Cruising is driving a Harley. Legs apart, extra cool. Boot heels casually thrown onto the running boards, hands laid loosely on the knee-deep handlebars. Zero problem with the external image. You are taken seriously: you drive a Harley. A feeling that cannot be replaced by anything. Performance deficit – so what? The Road King is moving. Only that counts. And she does it for you. Gives everything. Always. She is the rock in the surf, the stone on which the achievement society breaks. She determines the rhythm, you join in.

Cruising is driving a Honda. Turn the throttle grip and grin, turn the throttle grip and laugh, turn the throttle grip and leave everything that annoys behind you. Driving F 6 is cruising in its weirdest form, it is power, power and glory. Powersurfing, synthetic – kind of, but highly ingenious. The dignity of the six-cylinder is inviolable, and the dignity of the person who serves it is no less. You become part of this great machine.

Cruising is: driving a Moto Guzzi. Biological, dynamic. A California under the bum feels like whole grain bread between your teeth: hearty and outrageously healthy. It looks agricultural through and through, the Guzzi, gives the impression that it can be repaired with a hammer and chisel if necessary. If she could do what she wanted she would certainly get rid of the chrome bezels that were used to trim her on Show Bike.

VS.ruisen is … actually not much different from riding a motorcycle. The only difference is that when riding a motorcycle, the path is the goal, while cruising the goal is in the way. It continues beyond the horizon …

Conclusion Motorcycle Guzzi

Moto Guzzi

If you dream of dolce fare niente, you should rub your eyes as quickly as possible, because Mediterranean light-heartedness is the last thing you can expect from California. At its core, it is a completely normal motorcycle – manageable, directionally stable, powered by a rough but hearty engine. Even if such qualities may not have top priority when cruising, they pay off if you want to use the California – certainly in the sense of its inventors – primarily for motorcycling.

Honda Conclusion

Not a motorcycle that the dentist recommends to his family: When it comes down to it, the F 6 C tears in such a way that it almost pulls the seals out of your teeth. No question about it, the bite of this six-cylinder bolide degrades other cruisers to denture wearers. The question of whether exuberant driving dynamics can be used without regrets can be answered with a clear "yes". The F 6 C brings its performance to the road, it can be moved nicely piano if necessary, and it does not even neglect comfort.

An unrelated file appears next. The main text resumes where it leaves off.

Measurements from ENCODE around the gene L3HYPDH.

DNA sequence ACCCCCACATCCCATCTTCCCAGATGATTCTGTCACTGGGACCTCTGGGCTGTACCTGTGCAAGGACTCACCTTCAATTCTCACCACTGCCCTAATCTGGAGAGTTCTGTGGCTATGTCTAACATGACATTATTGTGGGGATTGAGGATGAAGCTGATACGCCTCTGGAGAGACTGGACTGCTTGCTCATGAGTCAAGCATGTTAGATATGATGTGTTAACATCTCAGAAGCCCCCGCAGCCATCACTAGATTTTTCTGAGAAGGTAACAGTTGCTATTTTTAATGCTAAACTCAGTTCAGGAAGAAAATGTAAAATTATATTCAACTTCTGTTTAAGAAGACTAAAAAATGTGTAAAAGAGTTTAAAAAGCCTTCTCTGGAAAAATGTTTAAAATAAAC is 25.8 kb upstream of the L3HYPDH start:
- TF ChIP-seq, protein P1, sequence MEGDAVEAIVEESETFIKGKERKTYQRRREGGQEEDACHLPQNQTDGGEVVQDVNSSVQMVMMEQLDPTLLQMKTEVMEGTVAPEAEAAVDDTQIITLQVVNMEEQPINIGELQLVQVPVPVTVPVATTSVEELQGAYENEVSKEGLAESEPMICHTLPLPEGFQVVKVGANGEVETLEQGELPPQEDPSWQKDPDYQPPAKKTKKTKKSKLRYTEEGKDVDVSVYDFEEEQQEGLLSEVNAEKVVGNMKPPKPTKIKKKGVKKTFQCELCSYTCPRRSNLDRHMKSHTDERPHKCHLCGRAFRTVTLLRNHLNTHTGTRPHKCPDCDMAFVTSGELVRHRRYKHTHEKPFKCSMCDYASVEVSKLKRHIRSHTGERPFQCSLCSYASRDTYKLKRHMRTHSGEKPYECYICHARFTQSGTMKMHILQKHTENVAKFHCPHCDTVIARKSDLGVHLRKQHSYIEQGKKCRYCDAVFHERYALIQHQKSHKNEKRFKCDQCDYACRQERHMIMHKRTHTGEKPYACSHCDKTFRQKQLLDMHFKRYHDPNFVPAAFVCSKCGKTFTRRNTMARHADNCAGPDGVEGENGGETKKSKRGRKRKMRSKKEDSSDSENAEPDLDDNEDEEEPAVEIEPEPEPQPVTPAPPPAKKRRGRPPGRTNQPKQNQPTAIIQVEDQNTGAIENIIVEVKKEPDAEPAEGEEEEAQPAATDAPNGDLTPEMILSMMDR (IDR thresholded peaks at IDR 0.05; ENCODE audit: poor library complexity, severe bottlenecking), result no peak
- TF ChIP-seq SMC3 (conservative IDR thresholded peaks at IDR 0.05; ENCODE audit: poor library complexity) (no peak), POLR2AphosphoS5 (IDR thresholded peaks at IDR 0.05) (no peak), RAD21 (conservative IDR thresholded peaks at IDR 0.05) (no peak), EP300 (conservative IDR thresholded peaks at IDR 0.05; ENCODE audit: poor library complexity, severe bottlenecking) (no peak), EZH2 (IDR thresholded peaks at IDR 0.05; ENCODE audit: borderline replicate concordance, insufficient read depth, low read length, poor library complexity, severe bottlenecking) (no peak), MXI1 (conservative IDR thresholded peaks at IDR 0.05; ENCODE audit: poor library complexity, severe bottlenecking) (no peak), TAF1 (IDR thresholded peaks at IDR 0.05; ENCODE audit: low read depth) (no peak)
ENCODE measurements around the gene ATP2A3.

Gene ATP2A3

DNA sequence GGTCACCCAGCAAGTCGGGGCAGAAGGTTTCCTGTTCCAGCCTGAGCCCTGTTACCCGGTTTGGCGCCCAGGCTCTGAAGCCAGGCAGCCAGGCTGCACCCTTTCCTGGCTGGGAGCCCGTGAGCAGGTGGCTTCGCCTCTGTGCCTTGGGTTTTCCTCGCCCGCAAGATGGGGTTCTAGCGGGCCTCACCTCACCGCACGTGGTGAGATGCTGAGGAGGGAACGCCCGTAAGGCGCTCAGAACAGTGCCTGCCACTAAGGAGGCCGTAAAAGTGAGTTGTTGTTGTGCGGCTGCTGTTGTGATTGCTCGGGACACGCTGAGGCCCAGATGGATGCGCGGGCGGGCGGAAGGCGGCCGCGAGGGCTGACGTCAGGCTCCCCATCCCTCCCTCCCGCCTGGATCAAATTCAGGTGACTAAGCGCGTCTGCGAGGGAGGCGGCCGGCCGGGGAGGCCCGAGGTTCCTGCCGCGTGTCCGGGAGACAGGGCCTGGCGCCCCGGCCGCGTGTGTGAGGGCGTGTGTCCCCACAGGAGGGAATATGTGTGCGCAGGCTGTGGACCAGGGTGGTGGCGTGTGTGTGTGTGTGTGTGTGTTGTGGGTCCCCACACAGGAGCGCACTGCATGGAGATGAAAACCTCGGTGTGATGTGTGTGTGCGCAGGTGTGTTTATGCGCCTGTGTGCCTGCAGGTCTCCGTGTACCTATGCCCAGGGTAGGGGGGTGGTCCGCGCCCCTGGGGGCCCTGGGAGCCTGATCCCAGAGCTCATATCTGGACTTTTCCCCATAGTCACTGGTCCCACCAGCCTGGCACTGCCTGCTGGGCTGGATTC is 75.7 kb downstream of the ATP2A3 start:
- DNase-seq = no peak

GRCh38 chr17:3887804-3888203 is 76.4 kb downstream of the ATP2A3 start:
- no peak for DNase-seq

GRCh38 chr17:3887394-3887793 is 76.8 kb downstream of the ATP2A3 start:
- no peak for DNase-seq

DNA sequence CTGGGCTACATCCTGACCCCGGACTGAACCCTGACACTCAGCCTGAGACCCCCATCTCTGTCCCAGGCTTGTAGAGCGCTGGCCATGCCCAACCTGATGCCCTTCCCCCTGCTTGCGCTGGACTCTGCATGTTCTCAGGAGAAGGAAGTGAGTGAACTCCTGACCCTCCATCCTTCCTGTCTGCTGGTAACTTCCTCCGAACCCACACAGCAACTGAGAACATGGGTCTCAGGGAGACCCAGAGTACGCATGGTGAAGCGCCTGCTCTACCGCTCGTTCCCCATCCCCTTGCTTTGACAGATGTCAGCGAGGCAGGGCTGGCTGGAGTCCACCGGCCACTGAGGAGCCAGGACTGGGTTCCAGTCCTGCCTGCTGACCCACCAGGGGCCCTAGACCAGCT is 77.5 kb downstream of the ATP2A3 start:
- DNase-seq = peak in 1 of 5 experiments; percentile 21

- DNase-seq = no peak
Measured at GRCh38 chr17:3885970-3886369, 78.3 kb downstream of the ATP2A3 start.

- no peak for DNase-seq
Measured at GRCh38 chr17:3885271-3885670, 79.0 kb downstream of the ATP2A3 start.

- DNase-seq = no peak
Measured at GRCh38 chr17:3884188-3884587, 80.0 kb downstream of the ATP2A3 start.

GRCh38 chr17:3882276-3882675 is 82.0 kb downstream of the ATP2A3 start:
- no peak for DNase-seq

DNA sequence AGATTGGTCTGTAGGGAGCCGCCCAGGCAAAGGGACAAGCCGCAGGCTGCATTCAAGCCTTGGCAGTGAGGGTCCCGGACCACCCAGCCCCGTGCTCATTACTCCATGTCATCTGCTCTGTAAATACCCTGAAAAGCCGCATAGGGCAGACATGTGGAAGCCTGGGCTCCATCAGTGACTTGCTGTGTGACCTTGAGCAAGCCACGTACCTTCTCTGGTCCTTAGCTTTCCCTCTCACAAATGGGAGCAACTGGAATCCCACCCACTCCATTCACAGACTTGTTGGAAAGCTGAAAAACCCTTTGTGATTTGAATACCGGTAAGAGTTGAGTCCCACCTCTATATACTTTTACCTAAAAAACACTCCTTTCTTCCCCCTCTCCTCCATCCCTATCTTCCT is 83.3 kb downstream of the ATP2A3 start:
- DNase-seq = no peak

Harley-Davidson Conclusion

“Try some coziness,” grumbles the Road King with conviction. A request that is gladly obeyed, because the neat, but very sedate acting engine and the underdamped chassis nip sporty ambitions in the bud. In return, you get good seating and suspension comfort, which gives the driver and passenger the certainty of being on the right boat in the long term. And last but not least, the Road King gives you the good feeling of driving a Harley in the most unsavory way possible.

BMW Conclusion

Its courage to flattering forms makes the BMW appear a little – let's say – eccentric, which has earned it the nickname "King Ludwig" internally. In principle, the R 1200 C is well equipped for royal amusement: with a stable, easy-to-use chassis, good brakes and a motor with an impressive torque base. Unfortunately, the dream of relaxed, comfortable driving breaks in real life: the hard rear wheel suspension and the hectic load change reactions of the engine.